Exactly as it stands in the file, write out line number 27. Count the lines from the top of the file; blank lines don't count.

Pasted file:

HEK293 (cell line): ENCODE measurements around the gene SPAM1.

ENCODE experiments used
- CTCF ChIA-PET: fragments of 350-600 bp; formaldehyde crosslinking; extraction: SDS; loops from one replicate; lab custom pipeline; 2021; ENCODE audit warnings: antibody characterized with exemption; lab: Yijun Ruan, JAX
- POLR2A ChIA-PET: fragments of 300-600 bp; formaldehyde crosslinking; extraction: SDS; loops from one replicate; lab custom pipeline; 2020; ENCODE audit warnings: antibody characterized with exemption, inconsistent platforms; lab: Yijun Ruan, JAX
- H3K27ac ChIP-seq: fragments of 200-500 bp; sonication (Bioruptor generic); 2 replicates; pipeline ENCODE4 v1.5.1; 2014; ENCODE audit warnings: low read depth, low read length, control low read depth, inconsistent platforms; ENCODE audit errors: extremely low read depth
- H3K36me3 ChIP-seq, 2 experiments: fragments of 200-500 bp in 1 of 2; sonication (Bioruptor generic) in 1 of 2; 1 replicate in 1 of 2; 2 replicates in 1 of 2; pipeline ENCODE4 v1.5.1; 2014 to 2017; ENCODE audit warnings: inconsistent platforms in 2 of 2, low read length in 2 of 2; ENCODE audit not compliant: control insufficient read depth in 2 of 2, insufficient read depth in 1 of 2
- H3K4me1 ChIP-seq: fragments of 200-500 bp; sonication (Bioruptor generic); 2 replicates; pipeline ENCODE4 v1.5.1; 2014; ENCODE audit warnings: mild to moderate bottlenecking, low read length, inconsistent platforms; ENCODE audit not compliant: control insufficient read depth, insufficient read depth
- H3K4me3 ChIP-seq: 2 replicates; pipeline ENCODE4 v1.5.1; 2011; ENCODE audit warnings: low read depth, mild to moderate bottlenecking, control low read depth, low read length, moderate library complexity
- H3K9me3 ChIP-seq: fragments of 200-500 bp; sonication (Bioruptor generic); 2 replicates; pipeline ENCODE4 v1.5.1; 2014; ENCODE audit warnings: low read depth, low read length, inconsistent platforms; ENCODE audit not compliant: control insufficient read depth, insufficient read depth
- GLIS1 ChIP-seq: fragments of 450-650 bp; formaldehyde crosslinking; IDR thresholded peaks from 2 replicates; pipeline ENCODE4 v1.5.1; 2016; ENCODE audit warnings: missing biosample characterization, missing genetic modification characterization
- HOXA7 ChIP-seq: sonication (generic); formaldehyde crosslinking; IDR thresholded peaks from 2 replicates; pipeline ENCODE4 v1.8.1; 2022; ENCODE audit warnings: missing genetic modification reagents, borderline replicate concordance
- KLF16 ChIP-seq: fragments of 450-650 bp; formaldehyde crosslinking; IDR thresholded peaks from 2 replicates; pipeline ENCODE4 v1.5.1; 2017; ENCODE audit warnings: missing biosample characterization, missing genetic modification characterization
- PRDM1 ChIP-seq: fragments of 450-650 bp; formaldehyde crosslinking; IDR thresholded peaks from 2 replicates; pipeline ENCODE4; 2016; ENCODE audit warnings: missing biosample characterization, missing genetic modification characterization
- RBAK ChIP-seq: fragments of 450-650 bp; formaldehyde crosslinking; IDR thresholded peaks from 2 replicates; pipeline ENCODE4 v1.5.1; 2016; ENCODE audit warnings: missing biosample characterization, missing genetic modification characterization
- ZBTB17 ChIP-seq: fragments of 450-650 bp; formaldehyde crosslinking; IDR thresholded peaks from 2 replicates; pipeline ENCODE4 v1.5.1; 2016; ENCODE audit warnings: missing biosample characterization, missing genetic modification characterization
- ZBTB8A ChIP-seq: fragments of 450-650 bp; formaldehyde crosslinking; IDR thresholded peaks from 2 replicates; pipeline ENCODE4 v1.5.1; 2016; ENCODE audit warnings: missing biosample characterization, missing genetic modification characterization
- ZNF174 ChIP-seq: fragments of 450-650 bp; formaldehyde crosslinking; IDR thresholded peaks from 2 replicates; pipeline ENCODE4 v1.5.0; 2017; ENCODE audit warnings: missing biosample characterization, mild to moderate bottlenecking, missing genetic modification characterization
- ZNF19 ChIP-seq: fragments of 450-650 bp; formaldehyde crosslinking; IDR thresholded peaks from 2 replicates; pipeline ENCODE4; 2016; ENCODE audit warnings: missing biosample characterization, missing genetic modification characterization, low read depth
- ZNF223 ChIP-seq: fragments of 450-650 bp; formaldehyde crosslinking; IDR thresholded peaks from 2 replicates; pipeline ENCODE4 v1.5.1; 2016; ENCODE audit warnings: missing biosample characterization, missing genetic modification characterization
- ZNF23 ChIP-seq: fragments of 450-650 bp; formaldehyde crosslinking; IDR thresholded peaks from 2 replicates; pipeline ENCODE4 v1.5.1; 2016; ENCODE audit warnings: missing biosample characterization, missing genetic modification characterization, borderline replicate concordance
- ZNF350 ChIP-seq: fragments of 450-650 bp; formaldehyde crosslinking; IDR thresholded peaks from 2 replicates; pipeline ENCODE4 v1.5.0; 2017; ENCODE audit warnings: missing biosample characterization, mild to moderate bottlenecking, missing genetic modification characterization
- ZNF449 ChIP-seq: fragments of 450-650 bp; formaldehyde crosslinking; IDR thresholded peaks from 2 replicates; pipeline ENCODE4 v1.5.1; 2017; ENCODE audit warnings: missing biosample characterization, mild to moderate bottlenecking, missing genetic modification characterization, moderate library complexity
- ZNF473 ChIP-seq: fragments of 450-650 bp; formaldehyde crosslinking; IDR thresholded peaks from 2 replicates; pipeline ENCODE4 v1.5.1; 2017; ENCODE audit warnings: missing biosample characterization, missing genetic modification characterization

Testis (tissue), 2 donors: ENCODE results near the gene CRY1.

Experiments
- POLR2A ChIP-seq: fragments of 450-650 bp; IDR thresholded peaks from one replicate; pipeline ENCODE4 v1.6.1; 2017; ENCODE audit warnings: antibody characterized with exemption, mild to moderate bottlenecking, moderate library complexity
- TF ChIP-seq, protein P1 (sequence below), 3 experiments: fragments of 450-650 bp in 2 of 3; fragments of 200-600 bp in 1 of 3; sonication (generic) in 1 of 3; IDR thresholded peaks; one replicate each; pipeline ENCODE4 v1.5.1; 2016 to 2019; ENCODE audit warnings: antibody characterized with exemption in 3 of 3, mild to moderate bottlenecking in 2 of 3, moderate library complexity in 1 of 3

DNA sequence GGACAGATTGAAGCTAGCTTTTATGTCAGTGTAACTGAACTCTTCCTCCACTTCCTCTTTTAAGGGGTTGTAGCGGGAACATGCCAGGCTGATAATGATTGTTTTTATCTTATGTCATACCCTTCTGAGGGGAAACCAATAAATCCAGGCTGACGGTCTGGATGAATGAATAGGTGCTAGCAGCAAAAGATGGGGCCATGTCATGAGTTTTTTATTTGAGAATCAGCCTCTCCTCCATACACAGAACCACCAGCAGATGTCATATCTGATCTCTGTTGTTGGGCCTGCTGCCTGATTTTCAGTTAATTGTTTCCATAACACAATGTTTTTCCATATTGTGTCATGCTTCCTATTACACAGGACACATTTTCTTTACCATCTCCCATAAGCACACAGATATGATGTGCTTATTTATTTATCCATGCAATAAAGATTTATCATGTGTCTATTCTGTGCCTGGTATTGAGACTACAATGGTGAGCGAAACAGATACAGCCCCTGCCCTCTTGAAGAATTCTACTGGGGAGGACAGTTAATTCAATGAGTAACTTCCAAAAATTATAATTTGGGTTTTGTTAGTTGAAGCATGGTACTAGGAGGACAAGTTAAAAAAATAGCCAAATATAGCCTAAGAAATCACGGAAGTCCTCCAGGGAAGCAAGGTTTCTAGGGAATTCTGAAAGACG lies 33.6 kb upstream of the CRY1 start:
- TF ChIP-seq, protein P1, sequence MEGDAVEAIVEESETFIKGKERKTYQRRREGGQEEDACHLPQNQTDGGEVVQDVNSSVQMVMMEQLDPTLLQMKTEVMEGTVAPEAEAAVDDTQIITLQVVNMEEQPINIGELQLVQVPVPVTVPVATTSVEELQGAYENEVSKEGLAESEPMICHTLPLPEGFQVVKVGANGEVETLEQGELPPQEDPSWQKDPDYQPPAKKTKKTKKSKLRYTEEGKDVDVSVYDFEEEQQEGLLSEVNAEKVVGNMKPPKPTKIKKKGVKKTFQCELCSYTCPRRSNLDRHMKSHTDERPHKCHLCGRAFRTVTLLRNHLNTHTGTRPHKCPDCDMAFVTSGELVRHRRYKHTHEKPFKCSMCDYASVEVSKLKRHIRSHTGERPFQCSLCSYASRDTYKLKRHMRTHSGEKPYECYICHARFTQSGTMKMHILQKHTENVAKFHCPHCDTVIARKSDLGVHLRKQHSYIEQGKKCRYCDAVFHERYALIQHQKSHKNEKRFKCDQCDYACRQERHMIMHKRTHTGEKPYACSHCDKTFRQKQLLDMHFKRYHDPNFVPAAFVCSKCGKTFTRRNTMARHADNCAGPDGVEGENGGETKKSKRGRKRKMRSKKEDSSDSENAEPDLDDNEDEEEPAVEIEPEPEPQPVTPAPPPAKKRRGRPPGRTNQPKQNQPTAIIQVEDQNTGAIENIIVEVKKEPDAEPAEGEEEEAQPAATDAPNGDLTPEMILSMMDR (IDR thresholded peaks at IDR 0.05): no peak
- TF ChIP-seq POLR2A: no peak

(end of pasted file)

- TF ChIP-seq, protein P1 (sequence below), 3 experiments: fragments of 450-650 bp in 2 of 3; fragments of 200-600 bp in 1 of 3; sonication (generic) in 1 of 3; IDR thresholded peaks; one replicate each; pipeline ENCODE4 v1.5.1; 2016 to 2019; ENCODE audit warnings: antibody characterized with exemption in 3 of 3, mild to moderate bottlenecking in 2 of 3, moderate library complexity in 1 of 3